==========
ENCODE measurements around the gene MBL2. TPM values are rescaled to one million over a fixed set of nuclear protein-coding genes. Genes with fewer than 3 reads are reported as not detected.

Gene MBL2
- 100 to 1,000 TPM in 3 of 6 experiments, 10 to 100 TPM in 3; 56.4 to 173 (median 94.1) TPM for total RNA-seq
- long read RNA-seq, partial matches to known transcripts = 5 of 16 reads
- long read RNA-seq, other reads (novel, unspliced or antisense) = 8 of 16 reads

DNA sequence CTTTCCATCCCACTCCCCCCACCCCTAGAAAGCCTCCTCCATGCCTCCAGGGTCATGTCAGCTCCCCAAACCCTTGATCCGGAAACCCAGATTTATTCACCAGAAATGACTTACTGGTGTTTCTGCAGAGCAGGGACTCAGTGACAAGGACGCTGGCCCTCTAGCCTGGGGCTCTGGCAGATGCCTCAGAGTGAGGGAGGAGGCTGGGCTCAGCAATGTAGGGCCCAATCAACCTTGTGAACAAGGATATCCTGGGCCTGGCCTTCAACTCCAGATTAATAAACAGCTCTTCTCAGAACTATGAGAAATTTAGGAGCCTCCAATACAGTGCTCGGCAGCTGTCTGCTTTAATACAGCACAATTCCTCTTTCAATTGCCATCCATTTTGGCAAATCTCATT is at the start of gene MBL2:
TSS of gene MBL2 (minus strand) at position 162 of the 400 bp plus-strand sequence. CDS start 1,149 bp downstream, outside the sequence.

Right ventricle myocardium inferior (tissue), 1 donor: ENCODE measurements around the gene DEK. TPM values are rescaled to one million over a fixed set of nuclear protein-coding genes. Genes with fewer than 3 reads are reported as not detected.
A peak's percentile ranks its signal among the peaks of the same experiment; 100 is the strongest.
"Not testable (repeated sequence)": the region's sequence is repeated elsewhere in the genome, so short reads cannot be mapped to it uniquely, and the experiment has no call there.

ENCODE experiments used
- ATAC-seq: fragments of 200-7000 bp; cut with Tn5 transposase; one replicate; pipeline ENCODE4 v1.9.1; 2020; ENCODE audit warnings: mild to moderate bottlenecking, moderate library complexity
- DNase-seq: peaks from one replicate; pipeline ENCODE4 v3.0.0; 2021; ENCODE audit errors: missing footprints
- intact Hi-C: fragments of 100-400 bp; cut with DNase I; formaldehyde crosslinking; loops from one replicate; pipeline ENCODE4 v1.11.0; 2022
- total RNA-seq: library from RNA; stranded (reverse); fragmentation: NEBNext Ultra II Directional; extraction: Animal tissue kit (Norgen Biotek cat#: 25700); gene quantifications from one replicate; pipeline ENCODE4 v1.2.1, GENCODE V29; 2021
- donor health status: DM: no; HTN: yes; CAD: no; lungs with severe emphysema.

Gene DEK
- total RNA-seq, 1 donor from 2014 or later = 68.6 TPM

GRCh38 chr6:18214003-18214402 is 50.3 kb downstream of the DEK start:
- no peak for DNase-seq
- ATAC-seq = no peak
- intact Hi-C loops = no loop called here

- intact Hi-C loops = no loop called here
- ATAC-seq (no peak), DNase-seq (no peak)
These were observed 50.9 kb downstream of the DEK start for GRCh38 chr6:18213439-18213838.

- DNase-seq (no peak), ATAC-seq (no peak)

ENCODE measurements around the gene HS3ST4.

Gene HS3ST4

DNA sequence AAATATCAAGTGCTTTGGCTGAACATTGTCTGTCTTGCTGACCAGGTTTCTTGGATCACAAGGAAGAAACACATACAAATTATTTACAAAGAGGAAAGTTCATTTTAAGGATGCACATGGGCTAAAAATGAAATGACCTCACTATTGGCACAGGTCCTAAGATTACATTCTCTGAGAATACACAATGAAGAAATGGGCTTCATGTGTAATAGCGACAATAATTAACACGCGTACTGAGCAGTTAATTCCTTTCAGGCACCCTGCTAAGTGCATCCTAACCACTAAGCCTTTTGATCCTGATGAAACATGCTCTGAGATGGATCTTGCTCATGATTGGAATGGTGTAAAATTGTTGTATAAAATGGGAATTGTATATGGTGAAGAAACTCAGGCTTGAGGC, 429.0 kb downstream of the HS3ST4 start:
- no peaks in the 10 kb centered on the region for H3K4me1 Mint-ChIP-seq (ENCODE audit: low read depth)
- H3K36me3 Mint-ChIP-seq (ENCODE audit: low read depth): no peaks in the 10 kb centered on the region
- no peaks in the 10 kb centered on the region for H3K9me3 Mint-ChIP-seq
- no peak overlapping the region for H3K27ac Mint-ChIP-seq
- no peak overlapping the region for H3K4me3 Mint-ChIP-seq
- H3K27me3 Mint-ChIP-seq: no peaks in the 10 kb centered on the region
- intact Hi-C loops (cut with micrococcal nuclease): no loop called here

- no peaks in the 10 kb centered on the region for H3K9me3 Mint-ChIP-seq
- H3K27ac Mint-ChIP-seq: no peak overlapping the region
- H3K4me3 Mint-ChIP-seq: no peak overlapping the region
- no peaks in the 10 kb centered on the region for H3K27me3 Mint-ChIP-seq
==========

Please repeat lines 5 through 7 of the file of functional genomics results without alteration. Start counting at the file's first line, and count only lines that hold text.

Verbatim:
- long read RNA-seq, other reads (novel, unspliced or antisense) = 8 of 16 reads

DNA sequence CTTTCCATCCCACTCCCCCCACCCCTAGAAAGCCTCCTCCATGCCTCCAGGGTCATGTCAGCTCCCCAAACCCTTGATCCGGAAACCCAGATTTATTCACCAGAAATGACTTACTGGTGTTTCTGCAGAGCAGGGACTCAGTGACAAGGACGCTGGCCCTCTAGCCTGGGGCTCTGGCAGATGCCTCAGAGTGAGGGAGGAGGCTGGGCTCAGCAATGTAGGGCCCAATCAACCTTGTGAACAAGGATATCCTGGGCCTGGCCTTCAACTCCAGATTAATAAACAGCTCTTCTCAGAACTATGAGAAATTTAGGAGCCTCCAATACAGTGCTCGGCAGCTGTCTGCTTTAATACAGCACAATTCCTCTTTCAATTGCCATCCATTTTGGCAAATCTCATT is at the start of gene MBL2:
TSS of gene MBL2 (minus strand) at position 162 of the 400 bp plus-strand sequence. CDS start 1,149 bp downstream, outside the sequence.